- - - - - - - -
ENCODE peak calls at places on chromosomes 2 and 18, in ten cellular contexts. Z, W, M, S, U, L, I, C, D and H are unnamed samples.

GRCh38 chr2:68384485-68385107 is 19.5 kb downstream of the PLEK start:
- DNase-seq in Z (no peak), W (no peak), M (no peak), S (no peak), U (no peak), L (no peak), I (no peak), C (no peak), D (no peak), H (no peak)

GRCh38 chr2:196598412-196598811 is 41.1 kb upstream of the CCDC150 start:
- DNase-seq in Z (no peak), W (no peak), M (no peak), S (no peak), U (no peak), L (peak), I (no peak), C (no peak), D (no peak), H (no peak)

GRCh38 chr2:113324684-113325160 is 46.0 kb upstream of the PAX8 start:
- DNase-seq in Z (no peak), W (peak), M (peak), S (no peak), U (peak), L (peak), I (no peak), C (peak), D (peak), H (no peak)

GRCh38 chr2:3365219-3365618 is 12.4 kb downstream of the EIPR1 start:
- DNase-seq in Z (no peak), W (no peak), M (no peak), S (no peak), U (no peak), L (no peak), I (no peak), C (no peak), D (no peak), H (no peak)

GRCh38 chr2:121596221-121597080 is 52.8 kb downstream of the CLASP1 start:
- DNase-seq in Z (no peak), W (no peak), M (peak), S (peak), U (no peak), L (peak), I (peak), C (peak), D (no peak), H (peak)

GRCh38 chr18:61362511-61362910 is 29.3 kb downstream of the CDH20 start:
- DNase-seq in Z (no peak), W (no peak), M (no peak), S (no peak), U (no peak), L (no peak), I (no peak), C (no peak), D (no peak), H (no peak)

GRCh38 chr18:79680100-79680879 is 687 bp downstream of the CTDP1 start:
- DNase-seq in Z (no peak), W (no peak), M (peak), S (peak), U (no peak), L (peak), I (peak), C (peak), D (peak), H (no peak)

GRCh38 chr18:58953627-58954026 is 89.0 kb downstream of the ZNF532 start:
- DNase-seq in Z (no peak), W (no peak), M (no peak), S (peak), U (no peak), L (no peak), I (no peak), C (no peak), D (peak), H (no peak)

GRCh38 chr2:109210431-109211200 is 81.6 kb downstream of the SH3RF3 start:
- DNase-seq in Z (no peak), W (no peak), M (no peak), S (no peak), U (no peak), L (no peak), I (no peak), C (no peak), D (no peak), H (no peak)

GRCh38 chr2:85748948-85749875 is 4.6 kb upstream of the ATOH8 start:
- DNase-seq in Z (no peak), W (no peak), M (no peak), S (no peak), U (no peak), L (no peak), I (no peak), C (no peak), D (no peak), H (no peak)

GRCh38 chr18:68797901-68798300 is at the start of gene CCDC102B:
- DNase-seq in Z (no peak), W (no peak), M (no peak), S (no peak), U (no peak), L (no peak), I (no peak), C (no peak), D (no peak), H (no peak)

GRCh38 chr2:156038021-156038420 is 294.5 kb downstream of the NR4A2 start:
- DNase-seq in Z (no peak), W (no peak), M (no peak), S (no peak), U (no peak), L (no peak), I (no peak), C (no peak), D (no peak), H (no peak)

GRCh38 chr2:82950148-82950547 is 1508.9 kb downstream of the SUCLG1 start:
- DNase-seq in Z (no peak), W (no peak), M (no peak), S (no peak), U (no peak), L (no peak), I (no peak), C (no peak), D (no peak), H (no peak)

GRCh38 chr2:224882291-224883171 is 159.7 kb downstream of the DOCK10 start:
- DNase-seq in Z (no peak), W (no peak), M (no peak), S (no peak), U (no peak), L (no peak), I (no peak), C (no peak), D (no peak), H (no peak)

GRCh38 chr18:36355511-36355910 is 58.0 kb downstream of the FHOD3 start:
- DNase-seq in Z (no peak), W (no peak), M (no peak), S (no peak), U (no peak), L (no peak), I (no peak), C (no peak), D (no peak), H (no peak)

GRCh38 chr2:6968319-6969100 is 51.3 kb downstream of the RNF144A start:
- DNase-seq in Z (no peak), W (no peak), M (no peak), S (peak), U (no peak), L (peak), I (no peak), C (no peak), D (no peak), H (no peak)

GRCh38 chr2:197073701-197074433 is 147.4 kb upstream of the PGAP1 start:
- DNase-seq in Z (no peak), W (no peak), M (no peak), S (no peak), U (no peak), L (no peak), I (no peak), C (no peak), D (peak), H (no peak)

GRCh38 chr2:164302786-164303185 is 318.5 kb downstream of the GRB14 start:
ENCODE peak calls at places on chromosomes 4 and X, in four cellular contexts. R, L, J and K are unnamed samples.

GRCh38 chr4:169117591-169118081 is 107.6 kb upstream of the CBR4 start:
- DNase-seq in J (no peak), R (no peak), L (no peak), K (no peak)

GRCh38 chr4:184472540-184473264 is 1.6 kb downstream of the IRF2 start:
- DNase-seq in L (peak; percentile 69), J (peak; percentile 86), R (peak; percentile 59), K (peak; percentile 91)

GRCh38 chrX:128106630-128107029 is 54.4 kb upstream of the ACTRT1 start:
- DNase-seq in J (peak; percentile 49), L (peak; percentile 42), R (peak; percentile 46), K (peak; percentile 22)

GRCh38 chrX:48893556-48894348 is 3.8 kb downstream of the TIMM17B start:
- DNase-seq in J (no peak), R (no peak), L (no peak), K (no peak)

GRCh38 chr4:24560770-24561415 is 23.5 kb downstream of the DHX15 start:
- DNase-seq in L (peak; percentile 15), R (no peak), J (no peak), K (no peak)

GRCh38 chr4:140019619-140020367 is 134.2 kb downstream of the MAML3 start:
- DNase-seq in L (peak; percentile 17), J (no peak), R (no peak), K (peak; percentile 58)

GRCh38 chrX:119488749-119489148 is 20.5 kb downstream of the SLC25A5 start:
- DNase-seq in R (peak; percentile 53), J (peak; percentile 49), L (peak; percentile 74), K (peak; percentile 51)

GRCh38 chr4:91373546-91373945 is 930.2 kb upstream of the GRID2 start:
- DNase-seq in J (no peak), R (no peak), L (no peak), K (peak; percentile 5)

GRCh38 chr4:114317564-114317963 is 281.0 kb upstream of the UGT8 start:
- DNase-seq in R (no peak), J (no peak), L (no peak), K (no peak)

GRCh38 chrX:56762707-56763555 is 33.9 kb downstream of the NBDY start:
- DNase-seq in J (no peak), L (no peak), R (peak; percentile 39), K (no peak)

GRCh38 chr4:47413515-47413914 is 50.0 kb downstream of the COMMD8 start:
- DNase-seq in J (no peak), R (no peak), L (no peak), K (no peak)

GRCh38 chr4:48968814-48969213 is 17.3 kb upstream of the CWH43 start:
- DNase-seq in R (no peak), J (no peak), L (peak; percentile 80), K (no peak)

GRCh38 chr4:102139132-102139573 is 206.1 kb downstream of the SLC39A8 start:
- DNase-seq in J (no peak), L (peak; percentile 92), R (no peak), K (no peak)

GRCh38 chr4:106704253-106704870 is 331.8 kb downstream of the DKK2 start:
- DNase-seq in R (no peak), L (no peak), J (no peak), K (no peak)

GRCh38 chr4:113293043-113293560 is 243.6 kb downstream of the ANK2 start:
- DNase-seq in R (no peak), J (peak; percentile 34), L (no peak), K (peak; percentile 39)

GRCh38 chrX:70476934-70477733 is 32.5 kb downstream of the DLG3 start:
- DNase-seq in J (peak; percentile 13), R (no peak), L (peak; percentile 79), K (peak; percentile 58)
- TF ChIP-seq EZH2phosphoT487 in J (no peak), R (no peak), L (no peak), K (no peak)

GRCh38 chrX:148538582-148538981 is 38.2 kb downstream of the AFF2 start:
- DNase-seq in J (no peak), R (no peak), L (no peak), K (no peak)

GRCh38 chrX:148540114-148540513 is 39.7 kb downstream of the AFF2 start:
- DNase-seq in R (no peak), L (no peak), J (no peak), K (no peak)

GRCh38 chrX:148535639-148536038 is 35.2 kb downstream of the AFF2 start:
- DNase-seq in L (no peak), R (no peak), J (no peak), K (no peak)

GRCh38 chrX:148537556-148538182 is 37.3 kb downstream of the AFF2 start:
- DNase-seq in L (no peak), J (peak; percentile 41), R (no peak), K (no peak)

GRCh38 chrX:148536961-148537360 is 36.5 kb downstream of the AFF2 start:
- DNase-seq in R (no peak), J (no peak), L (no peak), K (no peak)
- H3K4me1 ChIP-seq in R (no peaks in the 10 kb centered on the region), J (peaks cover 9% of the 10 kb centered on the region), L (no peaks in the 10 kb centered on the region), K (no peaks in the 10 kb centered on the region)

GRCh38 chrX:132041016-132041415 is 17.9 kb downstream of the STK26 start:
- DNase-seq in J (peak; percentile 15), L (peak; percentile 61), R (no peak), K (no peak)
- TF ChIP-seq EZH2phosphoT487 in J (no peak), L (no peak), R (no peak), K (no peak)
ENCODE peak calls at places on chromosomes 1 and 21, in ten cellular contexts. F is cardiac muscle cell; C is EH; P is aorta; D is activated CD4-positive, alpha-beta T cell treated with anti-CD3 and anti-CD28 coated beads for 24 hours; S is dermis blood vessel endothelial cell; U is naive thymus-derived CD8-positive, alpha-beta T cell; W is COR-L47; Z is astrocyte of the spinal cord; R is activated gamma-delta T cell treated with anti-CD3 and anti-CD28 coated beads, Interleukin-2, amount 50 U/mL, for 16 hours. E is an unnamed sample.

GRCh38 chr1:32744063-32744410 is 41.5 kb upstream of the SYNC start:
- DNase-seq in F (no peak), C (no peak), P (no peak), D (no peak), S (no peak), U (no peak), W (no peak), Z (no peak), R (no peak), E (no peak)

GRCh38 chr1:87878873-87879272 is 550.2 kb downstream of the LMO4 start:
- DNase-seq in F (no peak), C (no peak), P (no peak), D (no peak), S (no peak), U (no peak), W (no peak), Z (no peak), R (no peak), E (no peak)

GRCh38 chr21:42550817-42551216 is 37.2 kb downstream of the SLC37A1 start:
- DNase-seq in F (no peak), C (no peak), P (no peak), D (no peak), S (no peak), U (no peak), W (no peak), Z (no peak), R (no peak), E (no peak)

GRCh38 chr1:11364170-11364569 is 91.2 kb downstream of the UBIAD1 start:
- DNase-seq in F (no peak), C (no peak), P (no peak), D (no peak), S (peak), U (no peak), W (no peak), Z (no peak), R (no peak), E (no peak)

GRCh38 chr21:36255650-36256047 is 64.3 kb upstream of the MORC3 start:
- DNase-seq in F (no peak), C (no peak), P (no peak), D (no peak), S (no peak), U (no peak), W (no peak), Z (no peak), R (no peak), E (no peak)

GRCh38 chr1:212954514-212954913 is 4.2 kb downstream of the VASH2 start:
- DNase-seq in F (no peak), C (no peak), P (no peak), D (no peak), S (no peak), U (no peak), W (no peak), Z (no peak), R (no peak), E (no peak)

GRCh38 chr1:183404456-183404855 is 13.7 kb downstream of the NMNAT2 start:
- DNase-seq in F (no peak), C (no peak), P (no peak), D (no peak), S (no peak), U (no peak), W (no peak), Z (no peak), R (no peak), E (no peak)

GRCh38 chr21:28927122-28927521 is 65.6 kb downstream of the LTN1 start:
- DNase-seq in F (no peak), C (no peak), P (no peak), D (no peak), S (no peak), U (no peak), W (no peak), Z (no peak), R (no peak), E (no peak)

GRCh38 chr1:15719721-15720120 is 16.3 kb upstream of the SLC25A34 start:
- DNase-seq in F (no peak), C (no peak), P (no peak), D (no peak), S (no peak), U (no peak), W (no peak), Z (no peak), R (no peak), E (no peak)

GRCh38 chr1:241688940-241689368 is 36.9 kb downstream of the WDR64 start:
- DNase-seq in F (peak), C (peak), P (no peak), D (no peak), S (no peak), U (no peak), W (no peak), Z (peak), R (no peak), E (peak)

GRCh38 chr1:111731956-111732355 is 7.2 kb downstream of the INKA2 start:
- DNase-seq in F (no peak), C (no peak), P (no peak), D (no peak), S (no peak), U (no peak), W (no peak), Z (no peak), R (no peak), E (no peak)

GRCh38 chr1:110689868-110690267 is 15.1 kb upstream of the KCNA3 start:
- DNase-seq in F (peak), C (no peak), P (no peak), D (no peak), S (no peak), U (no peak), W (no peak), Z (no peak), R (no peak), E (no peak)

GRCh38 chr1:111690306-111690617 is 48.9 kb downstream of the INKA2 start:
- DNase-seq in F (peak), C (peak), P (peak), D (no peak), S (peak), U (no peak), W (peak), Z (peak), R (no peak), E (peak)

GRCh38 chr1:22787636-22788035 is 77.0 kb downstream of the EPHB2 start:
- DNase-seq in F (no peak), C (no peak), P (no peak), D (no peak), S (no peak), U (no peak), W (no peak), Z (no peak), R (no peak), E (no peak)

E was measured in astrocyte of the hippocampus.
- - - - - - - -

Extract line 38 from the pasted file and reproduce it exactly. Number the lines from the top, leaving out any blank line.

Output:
GRCh38 chr4:169117591-169118081 is 107.6 kb upstream of the CBR4 start: